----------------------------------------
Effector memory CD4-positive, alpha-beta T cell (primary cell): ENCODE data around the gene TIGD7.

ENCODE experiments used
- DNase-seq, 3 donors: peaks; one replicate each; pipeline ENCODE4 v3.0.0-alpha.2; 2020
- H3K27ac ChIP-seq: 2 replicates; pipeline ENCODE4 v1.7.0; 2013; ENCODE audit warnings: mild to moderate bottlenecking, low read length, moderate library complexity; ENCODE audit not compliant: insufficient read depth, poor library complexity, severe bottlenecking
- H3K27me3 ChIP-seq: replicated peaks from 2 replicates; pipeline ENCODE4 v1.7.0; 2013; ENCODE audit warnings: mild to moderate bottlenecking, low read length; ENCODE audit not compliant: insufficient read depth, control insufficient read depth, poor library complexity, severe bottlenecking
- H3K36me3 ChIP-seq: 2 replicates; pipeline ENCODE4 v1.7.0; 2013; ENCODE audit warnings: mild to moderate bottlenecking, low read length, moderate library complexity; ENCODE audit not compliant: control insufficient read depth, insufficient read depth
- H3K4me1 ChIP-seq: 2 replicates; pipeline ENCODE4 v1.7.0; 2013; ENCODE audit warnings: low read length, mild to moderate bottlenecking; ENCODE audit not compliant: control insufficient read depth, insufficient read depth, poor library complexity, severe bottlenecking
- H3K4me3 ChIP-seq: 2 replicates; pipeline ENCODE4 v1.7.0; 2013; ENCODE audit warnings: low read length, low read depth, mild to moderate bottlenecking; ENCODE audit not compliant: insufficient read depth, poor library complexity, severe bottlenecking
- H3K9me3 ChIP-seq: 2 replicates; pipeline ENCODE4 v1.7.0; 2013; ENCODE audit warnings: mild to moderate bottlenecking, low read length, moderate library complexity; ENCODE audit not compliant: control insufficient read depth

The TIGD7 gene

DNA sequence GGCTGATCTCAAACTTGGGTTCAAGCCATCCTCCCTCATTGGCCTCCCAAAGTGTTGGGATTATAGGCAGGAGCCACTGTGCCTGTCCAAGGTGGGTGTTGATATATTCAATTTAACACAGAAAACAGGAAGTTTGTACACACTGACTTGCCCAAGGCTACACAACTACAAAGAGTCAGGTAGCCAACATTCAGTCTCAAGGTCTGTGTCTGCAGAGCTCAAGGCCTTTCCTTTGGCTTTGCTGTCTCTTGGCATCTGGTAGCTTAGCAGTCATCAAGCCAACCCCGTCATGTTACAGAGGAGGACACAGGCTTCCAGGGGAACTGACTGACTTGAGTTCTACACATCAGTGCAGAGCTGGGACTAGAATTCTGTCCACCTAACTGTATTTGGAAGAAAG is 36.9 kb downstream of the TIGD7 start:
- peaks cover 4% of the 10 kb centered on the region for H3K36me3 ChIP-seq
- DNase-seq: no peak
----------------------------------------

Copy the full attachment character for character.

Effector memory CD4-positive, alpha-beta T cell (primary cell): ENCODE data around the gene TIGD7.

ENCODE experiments used
- DNase-seq, 3 donors: peaks; one replicate each; pipeline ENCODE4 v3.0.0-alpha.2; 2020
- H3K27ac ChIP-seq: 2 replicates; pipeline ENCODE4 v1.7.0; 2013; ENCODE audit warnings: mild to moderate bottlenecking, low read length, moderate library complexity; ENCODE audit not compliant: insufficient read depth, poor library complexity, severe bottlenecking
- H3K27me3 ChIP-seq: replicated peaks from 2 replicates; pipeline ENCODE4 v1.7.0; 2013; ENCODE audit warnings: mild to moderate bottlenecking, low read length; ENCODE audit not compliant: insufficient read depth, control insufficient read depth, poor library complexity, severe bottlenecking
- H3K36me3 ChIP-seq: 2 replicates; pipeline ENCODE4 v1.7.0; 2013; ENCODE audit warnings: mild to moderate bottlenecking, low read length, moderate library complexity; ENCODE audit not compliant: control insufficient read depth, insufficient read depth
- H3K4me1 ChIP-seq: 2 replicates; pipeline ENCODE4 v1.7.0; 2013; ENCODE audit warnings: low read length, mild to moderate bottlenecking; ENCODE audit not compliant: control insufficient read depth, insufficient read depth, poor library complexity, severe bottlenecking
- H3K4me3 ChIP-seq: 2 replicates; pipeline ENCODE4 v1.7.0; 2013; ENCODE audit warnings: low read length, low read depth, mild to moderate bottlenecking; ENCODE audit not compliant: insufficient read depth, poor library complexity, severe bottlenecking
- H3K9me3 ChIP-seq: 2 replicates; pipeline ENCODE4 v1.7.0; 2013; ENCODE audit warnings: mild to moderate bottlenecking, low read length, moderate library complexity; ENCODE audit not compliant: control insufficient read depth

The TIGD7 gene

DNA sequence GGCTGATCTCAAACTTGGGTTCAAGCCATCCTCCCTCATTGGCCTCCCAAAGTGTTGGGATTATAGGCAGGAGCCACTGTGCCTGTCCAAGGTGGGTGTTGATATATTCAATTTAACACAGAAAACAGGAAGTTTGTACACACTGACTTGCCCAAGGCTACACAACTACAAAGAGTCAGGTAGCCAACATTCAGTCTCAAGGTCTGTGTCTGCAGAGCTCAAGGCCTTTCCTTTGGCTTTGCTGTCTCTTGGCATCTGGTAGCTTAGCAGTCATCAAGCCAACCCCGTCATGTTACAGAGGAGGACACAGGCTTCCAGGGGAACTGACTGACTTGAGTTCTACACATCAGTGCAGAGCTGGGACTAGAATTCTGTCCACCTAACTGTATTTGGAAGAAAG is 36.9 kb downstream of the TIGD7 start:
- peaks cover 4% of the 10 kb centered on the region for H3K36me3 ChIP-seq
- DNase-seq: no peak